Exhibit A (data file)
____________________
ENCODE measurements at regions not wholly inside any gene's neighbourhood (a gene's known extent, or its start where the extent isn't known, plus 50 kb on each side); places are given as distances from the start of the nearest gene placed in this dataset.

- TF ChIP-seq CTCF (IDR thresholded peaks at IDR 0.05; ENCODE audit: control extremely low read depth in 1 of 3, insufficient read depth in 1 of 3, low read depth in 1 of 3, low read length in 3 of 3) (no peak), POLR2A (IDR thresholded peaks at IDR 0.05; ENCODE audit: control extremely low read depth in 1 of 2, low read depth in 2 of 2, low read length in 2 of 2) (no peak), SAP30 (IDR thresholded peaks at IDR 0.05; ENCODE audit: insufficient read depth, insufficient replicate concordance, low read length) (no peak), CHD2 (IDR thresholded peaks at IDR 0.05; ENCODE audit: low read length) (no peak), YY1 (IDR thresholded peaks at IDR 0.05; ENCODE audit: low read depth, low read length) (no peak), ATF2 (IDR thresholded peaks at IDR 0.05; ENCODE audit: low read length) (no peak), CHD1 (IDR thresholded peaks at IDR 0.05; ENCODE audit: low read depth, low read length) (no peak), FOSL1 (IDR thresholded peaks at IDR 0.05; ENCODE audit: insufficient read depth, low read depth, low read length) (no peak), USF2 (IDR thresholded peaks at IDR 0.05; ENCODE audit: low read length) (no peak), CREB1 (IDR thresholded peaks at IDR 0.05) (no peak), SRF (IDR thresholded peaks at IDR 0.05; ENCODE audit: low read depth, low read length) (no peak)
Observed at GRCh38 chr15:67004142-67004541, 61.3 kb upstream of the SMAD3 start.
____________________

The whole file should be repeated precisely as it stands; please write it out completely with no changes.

ENCODE measurements at regions not wholly inside any gene's neighbourhood (a gene's known extent, or its start where the extent isn't known, plus 50 kb on each side); places are given as distances from the start of the nearest gene placed in this dataset.

- TF ChIP-seq CTCF (IDR thresholded peaks at IDR 0.05; ENCODE audit: control extremely low read depth in 1 of 3, insufficient read depth in 1 of 3, low read depth in 1 of 3, low read length in 3 of 3) (no peak), POLR2A (IDR thresholded peaks at IDR 0.05; ENCODE audit: control extremely low read depth in 1 of 2, low read depth in 2 of 2, low read length in 2 of 2) (no peak), SAP30 (IDR thresholded peaks at IDR 0.05; ENCODE audit: insufficient read depth, insufficient replicate concordance, low read length) (no peak), CHD2 (IDR thresholded peaks at IDR 0.05; ENCODE audit: low read length) (no peak), YY1 (IDR thresholded peaks at IDR 0.05; ENCODE audit: low read depth, low read length) (no peak), ATF2 (IDR thresholded peaks at IDR 0.05; ENCODE audit: low read length) (no peak), CHD1 (IDR thresholded peaks at IDR 0.05; ENCODE audit: low read depth, low read length) (no peak), FOSL1 (IDR thresholded peaks at IDR 0.05; ENCODE audit: insufficient read depth, low read depth, low read length) (no peak), USF2 (IDR thresholded peaks at IDR 0.05; ENCODE audit: low read length) (no peak), CREB1 (IDR thresholded peaks at IDR 0.05) (no peak), SRF (IDR thresholded peaks at IDR 0.05; ENCODE audit: low read depth, low read length) (no peak)
Observed at GRCh38 chr15:67004142-67004541, 61.3 kb upstream of the SMAD3 start.